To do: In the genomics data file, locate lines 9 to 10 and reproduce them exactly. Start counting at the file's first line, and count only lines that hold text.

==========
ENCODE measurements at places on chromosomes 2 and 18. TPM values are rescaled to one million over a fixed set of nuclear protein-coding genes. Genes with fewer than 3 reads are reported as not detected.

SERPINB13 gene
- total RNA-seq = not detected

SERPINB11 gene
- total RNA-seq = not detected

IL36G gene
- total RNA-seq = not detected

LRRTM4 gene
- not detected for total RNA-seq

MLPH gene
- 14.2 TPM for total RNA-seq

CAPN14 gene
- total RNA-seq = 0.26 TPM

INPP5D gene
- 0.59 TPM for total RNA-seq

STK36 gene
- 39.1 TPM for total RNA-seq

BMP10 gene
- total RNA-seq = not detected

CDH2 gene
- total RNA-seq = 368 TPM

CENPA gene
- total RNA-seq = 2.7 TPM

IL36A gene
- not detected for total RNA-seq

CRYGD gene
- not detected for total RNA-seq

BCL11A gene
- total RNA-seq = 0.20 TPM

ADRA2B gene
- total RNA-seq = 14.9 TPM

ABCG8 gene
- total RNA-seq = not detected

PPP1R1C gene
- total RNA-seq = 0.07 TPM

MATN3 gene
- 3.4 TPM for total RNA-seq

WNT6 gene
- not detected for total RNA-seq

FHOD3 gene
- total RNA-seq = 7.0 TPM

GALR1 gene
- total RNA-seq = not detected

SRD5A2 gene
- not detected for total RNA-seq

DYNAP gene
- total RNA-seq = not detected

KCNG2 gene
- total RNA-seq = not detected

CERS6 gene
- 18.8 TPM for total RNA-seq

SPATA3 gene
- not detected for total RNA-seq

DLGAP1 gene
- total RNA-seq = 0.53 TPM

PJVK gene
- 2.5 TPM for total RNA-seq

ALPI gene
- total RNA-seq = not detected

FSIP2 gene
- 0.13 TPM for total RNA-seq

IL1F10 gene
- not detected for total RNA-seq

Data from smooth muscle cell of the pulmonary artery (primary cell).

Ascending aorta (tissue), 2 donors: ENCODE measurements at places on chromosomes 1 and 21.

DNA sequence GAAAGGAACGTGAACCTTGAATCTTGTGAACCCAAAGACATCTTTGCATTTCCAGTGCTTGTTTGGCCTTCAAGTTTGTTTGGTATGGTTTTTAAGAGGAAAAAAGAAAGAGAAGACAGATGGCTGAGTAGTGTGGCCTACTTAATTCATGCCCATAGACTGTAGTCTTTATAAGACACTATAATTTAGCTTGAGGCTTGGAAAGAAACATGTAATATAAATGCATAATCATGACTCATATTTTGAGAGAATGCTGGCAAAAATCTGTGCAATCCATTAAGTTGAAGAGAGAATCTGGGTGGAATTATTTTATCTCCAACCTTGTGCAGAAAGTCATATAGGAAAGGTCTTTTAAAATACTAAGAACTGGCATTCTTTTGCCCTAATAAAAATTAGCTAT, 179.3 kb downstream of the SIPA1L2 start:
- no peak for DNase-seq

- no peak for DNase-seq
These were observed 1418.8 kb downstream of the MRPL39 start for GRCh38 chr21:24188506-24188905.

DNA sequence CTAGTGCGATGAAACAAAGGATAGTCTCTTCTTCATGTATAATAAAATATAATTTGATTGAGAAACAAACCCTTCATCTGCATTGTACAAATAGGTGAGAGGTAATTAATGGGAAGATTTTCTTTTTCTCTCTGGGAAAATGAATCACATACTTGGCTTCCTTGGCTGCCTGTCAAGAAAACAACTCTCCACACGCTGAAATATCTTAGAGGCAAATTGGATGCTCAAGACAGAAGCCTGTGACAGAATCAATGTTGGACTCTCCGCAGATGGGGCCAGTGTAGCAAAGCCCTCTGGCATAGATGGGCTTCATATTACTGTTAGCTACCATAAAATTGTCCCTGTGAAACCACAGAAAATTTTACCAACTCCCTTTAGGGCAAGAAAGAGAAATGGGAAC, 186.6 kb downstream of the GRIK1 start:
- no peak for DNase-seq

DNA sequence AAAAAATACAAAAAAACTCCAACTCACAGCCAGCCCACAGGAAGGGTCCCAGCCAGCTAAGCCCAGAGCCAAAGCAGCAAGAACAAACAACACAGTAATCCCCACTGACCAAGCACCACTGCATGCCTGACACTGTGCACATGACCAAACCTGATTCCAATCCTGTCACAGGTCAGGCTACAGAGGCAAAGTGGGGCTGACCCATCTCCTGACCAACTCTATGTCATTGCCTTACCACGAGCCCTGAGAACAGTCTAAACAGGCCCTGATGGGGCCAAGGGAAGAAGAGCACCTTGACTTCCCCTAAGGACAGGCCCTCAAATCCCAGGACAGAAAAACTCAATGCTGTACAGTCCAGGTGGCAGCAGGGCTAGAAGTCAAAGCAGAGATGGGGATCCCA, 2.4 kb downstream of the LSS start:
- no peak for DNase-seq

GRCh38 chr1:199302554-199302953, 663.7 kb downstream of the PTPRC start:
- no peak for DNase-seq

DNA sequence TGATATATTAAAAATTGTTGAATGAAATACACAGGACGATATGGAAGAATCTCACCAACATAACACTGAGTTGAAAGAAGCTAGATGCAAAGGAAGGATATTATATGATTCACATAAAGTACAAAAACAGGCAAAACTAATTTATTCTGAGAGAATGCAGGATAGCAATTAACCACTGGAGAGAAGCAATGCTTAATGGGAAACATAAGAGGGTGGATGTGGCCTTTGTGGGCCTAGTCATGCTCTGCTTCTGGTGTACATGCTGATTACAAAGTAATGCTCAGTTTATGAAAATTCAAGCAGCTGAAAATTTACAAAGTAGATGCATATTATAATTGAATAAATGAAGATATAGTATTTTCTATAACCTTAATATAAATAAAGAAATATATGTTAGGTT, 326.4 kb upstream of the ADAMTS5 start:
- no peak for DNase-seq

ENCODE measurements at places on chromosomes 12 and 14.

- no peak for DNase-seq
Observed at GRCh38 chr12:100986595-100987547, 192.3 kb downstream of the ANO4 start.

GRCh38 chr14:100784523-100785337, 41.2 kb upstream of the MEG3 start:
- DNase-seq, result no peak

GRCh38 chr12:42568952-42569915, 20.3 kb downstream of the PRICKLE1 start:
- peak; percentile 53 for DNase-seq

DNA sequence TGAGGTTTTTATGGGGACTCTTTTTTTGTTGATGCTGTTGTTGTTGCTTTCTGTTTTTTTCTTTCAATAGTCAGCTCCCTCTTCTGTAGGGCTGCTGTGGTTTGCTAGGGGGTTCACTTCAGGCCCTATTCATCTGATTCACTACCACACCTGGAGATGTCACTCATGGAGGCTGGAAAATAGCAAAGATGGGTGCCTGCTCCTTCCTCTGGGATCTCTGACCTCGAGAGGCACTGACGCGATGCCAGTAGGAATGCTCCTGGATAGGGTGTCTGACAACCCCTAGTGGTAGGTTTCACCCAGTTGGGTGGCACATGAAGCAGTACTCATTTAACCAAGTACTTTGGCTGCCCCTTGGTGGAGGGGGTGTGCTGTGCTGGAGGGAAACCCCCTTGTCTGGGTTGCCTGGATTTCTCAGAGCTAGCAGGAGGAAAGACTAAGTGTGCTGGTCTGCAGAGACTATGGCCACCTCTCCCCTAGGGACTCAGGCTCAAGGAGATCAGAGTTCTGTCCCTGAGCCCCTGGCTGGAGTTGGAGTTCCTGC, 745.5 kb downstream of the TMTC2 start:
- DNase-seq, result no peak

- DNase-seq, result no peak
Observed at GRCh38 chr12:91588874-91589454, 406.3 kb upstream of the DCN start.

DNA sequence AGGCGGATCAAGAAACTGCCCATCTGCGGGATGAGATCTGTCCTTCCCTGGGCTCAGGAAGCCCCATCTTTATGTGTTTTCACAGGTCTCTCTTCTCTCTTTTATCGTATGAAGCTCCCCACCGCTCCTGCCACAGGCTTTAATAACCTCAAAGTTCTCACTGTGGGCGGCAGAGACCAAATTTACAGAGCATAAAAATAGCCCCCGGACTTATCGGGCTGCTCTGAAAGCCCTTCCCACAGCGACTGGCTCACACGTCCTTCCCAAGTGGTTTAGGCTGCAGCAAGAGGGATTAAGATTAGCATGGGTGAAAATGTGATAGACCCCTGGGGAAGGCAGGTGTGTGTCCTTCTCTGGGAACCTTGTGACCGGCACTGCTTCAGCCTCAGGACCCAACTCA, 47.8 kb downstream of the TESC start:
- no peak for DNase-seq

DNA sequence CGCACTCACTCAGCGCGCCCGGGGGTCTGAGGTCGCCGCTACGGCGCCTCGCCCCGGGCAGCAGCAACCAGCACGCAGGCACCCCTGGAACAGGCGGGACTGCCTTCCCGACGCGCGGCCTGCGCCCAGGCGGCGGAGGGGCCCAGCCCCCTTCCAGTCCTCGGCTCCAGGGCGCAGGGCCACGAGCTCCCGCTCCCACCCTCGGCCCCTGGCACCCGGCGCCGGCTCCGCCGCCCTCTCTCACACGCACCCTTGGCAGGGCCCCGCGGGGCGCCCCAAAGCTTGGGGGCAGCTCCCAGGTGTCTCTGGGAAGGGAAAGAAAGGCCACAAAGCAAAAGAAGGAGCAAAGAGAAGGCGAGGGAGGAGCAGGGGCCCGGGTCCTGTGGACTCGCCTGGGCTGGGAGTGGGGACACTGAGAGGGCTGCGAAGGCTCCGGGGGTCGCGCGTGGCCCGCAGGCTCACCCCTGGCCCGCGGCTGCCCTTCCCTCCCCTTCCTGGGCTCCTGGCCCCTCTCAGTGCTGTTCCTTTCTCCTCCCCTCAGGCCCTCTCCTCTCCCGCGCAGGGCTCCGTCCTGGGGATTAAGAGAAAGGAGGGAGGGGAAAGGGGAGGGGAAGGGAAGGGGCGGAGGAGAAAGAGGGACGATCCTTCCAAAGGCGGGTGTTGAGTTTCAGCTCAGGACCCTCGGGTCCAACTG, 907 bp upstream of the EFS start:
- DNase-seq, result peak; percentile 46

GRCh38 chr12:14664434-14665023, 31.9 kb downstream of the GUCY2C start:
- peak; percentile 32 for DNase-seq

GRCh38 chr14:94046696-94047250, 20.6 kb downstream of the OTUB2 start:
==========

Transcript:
- not detected for total RNA-seq

MLPH gene